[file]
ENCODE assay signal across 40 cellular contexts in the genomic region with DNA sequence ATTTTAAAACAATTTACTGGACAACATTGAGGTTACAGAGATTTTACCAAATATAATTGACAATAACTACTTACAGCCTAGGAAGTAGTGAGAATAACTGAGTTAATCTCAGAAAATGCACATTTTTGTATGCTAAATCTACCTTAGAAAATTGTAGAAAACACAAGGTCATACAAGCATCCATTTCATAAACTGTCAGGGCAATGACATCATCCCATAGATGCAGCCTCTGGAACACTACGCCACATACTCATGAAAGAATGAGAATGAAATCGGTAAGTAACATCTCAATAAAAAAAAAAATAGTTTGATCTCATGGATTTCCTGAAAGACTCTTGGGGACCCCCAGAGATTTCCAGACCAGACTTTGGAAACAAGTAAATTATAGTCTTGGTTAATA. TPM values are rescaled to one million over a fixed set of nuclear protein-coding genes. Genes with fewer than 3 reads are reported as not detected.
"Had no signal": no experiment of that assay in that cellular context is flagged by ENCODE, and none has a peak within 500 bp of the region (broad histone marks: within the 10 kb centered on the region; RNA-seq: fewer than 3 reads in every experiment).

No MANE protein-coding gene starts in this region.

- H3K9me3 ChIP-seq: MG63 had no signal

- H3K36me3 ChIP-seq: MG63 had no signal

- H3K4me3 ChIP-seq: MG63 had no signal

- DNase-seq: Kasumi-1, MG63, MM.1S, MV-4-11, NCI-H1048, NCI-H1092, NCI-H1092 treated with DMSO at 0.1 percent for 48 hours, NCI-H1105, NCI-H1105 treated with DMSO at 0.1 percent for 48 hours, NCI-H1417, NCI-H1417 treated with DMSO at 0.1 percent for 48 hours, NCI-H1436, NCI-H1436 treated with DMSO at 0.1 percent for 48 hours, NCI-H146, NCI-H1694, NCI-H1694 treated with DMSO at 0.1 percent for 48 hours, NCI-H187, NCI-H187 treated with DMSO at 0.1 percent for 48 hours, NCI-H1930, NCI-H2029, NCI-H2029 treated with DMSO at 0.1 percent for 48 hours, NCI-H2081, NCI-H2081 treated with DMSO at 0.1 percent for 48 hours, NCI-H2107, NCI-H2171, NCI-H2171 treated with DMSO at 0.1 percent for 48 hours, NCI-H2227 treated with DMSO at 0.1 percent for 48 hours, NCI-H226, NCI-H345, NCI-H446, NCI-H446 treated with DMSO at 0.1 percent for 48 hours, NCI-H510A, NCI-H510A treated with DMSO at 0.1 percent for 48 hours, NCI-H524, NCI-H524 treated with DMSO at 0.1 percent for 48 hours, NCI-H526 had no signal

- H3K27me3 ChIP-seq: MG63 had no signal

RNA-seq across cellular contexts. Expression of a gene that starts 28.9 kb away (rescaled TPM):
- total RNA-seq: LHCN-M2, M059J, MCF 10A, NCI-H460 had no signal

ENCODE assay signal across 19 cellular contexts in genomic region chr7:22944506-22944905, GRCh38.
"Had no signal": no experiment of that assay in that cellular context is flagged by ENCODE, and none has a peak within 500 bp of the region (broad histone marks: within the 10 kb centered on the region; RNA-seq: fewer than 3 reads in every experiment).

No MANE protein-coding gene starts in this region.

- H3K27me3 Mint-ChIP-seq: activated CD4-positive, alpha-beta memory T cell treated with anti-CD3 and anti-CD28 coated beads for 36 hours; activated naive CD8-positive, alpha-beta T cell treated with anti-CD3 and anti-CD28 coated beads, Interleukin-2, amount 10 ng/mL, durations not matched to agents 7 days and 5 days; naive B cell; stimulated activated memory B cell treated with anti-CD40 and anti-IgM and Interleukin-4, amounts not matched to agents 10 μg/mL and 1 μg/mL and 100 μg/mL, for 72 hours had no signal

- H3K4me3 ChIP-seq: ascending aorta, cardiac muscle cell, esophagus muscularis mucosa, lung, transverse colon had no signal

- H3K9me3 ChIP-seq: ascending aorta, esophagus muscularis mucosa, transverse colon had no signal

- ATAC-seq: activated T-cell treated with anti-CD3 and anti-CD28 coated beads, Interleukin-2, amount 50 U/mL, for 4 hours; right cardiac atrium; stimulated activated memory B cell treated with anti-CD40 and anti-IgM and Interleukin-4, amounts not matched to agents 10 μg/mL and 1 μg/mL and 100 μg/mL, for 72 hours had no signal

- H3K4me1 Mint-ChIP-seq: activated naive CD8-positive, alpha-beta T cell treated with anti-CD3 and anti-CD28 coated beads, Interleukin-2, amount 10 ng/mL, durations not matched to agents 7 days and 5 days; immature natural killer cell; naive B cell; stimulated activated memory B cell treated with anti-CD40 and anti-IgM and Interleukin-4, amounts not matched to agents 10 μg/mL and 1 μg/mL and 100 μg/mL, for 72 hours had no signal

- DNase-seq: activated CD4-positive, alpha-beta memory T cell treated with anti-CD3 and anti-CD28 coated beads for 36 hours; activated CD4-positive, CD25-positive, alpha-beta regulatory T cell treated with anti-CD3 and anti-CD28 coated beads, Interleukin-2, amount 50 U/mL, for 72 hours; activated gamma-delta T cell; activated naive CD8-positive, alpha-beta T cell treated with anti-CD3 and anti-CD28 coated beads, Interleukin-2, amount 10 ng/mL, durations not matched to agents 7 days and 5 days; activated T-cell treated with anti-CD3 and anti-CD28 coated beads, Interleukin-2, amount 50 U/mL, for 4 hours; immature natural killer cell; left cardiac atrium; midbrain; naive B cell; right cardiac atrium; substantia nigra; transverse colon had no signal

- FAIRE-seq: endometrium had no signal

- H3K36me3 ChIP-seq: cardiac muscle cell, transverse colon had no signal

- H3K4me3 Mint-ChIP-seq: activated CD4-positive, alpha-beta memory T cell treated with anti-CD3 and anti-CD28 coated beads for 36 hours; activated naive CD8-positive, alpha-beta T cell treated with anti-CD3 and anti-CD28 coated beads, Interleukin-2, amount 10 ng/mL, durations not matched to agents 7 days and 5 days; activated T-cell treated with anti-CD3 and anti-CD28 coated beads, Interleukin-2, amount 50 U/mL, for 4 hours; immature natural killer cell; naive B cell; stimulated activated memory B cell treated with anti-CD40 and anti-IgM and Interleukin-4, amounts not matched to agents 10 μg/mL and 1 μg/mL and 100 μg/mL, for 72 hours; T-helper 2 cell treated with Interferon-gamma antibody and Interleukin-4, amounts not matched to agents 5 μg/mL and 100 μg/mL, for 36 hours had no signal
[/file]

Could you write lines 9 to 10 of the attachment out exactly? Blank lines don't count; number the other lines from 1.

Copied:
RNA-seq across cellular contexts. Expression of a gene that starts 28.9 kb away (rescaled TPM):
- total RNA-seq: LHCN-M2, M059J, MCF 10A, NCI-H460 had no signal